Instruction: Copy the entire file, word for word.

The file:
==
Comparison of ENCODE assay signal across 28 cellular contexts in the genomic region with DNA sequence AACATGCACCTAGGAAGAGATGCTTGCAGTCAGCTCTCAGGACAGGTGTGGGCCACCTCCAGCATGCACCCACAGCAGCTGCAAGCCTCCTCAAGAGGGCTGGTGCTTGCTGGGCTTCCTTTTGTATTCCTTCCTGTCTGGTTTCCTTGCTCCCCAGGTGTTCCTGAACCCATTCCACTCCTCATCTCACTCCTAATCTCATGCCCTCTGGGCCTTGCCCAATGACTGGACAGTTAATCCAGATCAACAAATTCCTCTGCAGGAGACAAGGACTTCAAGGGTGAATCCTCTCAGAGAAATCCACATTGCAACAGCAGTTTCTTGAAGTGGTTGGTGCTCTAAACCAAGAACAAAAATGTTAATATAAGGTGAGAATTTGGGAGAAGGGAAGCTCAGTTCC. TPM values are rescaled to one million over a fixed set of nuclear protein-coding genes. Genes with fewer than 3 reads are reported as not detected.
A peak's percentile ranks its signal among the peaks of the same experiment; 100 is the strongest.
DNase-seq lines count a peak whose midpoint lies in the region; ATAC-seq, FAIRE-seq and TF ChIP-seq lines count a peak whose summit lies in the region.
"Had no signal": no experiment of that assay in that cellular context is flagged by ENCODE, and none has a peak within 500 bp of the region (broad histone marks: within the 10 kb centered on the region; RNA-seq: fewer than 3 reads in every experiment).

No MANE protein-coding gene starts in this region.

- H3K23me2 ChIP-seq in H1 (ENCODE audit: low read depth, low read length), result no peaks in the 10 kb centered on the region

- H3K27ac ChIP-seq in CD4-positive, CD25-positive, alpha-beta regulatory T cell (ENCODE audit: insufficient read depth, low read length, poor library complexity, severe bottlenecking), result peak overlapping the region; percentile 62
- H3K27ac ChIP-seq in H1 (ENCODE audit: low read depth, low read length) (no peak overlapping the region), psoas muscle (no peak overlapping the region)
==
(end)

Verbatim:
Comparison of ENCODE assay signal across 28 cellular contexts in the genomic region with DNA sequence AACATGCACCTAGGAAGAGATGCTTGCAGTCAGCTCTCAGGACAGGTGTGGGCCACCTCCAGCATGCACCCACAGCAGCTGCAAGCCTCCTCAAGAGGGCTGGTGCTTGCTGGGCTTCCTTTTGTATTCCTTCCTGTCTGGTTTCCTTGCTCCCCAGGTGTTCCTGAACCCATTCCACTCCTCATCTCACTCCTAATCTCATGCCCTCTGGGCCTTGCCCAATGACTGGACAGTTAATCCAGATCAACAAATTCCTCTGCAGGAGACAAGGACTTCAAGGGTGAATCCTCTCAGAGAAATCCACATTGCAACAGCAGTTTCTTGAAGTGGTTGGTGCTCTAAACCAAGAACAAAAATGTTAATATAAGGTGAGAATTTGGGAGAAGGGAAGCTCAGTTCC. TPM values are rescaled to one million over a fixed set of nuclear protein-coding genes. Genes with fewer than 3 reads are reported as not detected.
A peak's percentile ranks its signal among the peaks of the same experiment; 100 is the strongest.
DNase-seq lines count a peak whose midpoint lies in the region; ATAC-seq, FAIRE-seq and TF ChIP-seq lines count a peak whose summit lies in the region.
"Had no signal": no experiment of that assay in that cellular context is flagged by ENCODE, and none has a peak within 500 bp of the region (broad histone marks: within the 10 kb centered on the region; RNA-seq: fewer than 3 reads in every experiment).

No MANE protein-coding gene starts in this region.

- H3K23me2 ChIP-seq in H1 (ENCODE audit: low read depth, low read length), result no peaks in the 10 kb centered on the region

- H3K27ac ChIP-seq in CD4-positive, CD25-positive, alpha-beta regulatory T cell (ENCODE audit: insufficient read depth, low read length, poor library complexity, severe bottlenecking), result peak overlapping the region; percentile 62
- H3K27ac ChIP-seq in H1 (ENCODE audit: low read depth, low read length) (no peak overlapping the region), psoas muscle (no peak overlapping the region)